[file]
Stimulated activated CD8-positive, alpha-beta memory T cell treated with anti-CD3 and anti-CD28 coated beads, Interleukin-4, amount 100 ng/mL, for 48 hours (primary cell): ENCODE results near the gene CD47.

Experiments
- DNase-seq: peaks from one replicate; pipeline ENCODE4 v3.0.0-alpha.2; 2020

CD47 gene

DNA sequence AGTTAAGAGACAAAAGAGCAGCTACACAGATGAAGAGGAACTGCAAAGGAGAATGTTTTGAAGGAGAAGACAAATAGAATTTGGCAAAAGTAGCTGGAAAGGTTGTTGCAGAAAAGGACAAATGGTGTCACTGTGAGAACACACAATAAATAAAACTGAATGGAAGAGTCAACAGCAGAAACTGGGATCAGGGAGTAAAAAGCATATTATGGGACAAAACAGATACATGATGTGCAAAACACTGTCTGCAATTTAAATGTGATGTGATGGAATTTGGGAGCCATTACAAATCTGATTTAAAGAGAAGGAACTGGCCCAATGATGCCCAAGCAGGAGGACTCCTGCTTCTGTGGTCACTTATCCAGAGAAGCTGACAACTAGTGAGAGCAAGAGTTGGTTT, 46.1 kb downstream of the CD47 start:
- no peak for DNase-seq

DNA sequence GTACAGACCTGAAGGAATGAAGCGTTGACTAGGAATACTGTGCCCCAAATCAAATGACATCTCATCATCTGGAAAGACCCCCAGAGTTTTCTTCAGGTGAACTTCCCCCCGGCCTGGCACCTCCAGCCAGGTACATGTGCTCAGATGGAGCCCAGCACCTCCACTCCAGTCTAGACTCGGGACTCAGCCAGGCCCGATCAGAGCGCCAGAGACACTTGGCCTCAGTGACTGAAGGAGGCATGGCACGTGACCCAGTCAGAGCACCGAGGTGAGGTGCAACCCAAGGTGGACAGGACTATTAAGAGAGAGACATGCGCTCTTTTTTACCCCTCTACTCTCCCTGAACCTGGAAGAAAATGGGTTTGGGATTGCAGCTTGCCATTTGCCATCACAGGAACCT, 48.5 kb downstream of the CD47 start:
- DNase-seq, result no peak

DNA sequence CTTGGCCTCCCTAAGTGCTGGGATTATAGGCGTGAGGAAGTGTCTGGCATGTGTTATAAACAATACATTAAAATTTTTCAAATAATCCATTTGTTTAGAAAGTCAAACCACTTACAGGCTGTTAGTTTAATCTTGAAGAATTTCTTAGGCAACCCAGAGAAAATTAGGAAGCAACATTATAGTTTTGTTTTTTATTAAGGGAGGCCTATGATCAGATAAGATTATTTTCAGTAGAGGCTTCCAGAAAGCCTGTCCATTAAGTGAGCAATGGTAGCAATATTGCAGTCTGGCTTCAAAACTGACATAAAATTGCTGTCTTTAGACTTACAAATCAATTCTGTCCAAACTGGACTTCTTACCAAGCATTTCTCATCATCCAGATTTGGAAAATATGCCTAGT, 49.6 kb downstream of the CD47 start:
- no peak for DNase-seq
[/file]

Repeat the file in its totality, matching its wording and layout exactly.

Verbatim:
Stimulated activated CD8-positive, alpha-beta memory T cell treated with anti-CD3 and anti-CD28 coated beads, Interleukin-4, amount 100 ng/mL, for 48 hours (primary cell): ENCODE results near the gene CD47.

Experiments
- DNase-seq: peaks from one replicate; pipeline ENCODE4 v3.0.0-alpha.2; 2020

CD47 gene

DNA sequence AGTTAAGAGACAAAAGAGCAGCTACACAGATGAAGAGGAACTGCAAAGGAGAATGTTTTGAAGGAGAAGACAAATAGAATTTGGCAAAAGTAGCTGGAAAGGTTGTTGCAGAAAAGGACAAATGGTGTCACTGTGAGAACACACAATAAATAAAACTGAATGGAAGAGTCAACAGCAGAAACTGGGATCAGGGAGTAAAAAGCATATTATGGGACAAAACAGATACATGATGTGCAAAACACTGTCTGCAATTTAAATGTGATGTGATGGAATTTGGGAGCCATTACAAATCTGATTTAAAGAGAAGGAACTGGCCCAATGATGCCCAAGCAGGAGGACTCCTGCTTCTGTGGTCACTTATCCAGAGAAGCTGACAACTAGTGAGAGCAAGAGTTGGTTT, 46.1 kb downstream of the CD47 start:
- no peak for DNase-seq

DNA sequence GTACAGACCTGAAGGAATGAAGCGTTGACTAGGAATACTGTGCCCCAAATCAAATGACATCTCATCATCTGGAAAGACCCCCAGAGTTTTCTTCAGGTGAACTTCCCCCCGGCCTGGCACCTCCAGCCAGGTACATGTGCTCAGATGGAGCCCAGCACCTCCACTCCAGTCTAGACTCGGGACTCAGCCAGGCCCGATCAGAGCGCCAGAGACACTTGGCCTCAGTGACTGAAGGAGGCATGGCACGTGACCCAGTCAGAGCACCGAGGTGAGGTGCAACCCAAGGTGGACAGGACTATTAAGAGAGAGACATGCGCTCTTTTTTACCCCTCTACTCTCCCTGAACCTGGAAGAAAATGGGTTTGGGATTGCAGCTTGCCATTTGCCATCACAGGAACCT, 48.5 kb downstream of the CD47 start:
- DNase-seq, result no peak

DNA sequence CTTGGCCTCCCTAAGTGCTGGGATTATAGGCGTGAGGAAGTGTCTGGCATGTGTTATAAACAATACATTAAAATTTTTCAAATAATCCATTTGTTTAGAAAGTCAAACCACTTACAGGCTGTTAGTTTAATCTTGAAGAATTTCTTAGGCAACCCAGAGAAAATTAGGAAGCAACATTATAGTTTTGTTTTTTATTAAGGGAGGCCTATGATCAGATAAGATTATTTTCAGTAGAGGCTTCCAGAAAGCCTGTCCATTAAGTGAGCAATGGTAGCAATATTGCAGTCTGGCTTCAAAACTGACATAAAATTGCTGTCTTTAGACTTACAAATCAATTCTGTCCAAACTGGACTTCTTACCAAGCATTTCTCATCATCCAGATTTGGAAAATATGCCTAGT, 49.6 kb downstream of the CD47 start:
- no peak for DNase-seq